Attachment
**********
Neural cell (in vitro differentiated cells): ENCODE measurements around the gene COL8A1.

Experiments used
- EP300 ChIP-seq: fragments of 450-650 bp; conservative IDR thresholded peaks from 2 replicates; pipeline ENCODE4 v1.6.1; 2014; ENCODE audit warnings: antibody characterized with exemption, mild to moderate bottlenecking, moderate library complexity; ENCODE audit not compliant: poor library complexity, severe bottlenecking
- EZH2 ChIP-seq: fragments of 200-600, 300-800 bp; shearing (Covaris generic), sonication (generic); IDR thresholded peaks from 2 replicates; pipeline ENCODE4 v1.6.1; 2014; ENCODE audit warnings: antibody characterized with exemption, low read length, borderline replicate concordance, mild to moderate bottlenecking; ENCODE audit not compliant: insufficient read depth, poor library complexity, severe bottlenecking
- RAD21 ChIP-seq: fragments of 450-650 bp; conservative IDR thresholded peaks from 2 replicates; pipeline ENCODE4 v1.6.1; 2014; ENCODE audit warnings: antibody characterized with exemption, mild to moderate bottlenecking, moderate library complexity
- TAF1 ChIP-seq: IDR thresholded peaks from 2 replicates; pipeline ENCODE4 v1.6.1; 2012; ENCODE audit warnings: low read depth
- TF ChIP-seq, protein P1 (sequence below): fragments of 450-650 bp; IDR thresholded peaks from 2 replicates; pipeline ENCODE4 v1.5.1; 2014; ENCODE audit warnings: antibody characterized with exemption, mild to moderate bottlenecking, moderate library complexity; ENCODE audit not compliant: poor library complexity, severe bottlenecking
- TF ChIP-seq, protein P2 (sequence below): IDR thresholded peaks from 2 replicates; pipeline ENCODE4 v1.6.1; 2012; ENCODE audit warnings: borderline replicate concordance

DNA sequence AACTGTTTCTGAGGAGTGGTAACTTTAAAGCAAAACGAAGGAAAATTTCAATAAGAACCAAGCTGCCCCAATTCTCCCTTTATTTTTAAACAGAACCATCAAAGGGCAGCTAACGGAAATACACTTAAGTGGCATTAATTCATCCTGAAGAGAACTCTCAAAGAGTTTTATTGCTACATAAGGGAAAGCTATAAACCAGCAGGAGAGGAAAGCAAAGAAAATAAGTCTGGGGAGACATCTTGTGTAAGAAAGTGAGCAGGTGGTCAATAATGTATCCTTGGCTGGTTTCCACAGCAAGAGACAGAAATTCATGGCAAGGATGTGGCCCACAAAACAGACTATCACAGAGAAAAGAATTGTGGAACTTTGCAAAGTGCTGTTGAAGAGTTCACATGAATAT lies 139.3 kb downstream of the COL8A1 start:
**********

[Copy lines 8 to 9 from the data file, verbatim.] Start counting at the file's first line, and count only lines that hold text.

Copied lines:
- TF ChIP-seq, protein P2 (sequence below): IDR thresholded peaks from 2 replicates; pipeline ENCODE4 v1.6.1; 2012; ENCODE audit warnings: borderline replicate concordance

DNA sequence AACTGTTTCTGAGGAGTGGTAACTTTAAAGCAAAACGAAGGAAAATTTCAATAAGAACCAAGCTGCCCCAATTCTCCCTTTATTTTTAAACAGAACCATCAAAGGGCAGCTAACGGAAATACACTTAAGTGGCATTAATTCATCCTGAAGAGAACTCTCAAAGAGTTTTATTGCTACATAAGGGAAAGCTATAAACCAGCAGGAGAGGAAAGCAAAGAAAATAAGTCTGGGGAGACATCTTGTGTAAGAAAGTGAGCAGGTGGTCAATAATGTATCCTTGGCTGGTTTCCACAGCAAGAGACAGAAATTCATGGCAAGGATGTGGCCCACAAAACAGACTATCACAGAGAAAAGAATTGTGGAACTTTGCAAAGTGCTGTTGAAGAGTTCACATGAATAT lies 139.3 kb downstream of the COL8A1 start: